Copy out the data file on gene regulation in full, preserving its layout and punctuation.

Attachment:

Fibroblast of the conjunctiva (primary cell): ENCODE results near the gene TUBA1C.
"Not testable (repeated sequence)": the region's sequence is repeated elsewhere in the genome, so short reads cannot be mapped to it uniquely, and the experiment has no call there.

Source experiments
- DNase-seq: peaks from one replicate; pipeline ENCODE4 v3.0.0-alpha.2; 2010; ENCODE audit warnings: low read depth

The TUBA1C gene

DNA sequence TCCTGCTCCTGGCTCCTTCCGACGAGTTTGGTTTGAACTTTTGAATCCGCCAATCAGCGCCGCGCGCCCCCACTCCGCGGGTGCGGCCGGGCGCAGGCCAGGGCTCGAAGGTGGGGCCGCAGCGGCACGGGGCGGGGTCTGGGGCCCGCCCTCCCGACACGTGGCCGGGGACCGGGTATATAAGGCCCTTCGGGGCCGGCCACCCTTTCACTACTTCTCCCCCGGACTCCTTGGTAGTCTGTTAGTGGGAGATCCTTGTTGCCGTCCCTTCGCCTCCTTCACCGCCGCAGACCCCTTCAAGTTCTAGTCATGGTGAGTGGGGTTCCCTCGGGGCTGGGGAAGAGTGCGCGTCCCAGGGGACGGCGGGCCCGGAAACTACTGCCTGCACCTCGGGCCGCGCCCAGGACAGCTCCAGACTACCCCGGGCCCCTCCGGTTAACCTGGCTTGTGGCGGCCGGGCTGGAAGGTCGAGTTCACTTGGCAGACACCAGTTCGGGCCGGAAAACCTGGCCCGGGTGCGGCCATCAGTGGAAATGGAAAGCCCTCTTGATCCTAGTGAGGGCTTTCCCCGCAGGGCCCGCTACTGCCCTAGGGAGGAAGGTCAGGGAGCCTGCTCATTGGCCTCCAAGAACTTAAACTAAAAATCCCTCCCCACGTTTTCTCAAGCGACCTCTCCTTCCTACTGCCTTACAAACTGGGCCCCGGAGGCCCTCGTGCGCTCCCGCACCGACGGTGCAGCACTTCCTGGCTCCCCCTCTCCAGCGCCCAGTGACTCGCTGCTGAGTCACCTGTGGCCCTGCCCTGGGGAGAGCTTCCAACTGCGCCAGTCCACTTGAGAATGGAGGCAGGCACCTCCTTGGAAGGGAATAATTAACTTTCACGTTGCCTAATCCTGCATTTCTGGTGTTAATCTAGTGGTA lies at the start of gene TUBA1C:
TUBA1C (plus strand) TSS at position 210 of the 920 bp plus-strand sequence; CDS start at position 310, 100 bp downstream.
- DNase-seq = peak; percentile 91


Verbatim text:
Fibroblast of the conjunctiva (primary cell): ENCODE results near the gene TUBA1C.
"Not testable (repeated sequence)": the region's sequence is repeated elsewhere in the genome, so short reads cannot be mapped to it uniquely, and the experiment has no call there.

Source experiments
- DNase-seq: peaks from one replicate; pipeline ENCODE4 v3.0.0-alpha.2; 2010; ENCODE audit warnings: low read depth

The TUBA1C gene

DNA sequence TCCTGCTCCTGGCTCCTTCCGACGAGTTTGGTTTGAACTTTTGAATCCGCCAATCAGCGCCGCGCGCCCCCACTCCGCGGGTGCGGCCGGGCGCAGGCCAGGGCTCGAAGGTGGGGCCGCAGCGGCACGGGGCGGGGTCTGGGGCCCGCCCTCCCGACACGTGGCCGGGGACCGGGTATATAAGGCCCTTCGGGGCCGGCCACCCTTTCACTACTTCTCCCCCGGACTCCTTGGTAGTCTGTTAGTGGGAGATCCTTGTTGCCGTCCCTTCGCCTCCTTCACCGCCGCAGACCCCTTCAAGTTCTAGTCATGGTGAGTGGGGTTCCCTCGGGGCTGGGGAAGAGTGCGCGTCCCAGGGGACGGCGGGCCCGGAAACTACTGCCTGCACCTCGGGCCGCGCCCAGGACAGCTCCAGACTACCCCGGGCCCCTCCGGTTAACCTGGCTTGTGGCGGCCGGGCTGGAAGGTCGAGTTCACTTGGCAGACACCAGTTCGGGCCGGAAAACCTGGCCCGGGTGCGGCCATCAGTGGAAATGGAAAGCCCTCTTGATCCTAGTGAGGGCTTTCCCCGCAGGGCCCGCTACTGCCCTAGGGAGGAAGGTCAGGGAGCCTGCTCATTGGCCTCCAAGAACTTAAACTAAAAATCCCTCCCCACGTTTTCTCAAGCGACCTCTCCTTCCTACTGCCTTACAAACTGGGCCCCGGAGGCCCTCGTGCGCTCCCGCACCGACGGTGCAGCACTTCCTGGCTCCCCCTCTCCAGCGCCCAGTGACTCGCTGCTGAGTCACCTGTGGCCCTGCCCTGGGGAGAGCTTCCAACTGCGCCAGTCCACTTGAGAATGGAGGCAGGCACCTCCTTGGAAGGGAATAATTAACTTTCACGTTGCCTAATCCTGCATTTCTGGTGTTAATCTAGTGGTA lies at the start of gene TUBA1C:
TUBA1C (plus strand) TSS at position 210 of the 920 bp plus-strand sequence; CDS start at position 310, 100 bp downstream.
- DNase-seq = peak; percentile 91